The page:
Russian virus vaccine to cost less than $10 per dose abroad
MOSCOW (AP) — Russia released new results Tuesday claiming its experimental COVID-19 vaccine was highly effective, and promised it would cost less on international markets than vaccines by some of its Western competitors.
According to the Russian Direct Investment Fund, which bankrolled the development of the jab, Sputnik V will cost less than 10$ per dose — or less than $20 for the two doses needed to vaccinate one person — on international markets. The vaccination will be free for Russians, the Fund said.
The two-shot jab, the fund promised in a statement, will be “two or more times cheaper” than those by Pfizer or Moderna, which cost about $20 and $15-25 per dose respectively, based on agreements the companies have struck to supply their vaccines to the U.S. government.
Kirill Dmitriev, head of the fund, told reporters Tuesday that over 1 billion doses of the vaccine are expected to be produced next year outside of Russia.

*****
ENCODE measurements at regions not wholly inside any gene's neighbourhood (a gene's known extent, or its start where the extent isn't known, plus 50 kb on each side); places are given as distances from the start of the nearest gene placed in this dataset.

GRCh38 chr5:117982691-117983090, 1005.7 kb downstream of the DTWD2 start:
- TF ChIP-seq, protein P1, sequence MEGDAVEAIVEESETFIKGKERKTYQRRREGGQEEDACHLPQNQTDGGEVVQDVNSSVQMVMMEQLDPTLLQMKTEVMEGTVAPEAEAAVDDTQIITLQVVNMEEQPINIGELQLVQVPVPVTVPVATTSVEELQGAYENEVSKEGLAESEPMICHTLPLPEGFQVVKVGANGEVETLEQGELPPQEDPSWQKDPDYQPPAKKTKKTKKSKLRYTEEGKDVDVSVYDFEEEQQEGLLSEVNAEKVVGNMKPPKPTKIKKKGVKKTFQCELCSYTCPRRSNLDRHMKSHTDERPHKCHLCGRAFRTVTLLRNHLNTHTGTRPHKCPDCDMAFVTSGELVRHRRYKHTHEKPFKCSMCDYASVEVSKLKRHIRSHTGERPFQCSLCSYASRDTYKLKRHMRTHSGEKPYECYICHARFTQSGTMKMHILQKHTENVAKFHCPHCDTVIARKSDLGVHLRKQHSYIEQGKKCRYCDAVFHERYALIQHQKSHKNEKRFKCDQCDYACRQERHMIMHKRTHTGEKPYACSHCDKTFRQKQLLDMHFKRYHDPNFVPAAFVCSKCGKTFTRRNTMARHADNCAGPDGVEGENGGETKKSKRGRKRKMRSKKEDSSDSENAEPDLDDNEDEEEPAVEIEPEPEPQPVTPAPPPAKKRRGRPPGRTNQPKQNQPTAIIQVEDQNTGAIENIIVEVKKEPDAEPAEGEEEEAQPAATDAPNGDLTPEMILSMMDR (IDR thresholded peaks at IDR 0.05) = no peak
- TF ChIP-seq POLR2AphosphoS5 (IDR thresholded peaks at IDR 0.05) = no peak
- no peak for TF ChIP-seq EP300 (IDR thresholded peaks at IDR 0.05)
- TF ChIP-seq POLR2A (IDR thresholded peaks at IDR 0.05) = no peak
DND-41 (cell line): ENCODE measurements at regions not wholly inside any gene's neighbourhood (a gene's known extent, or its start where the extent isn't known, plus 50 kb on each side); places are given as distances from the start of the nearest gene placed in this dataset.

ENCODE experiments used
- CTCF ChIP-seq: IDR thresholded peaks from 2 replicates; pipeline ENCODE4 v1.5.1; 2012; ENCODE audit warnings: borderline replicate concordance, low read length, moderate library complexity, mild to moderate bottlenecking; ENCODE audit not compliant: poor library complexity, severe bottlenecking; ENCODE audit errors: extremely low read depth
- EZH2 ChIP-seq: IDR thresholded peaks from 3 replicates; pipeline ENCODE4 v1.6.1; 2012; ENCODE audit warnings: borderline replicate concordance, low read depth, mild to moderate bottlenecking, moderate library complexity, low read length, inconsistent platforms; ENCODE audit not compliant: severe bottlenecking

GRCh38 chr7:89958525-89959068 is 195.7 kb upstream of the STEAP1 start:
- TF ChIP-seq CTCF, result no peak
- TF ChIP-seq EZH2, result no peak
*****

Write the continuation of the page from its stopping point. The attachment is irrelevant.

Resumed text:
Russia drew international criticism for giving Sputnik V regulatory approval in early August, even though it was yet to complete advanced testing among tens of thousands of people, required to ensure the safety and effectiveness of the vaccine before it is given widely.
An advanced study among 40,000 volunteers was announced two weeks after it received government approval. The trial is still ongoing, but the vaccine is already being offered to people in risk groups — such as medical workers and teachers — despite multiple expert warnings against its wider use before it completes all the necessary testing. Several high-profile officials have said they have already taken it, too.
President Vladimir Putin, who announced Sputnik V’s approval with much fanfare in August, saying one of his daughters had been vaccinated, has touted the...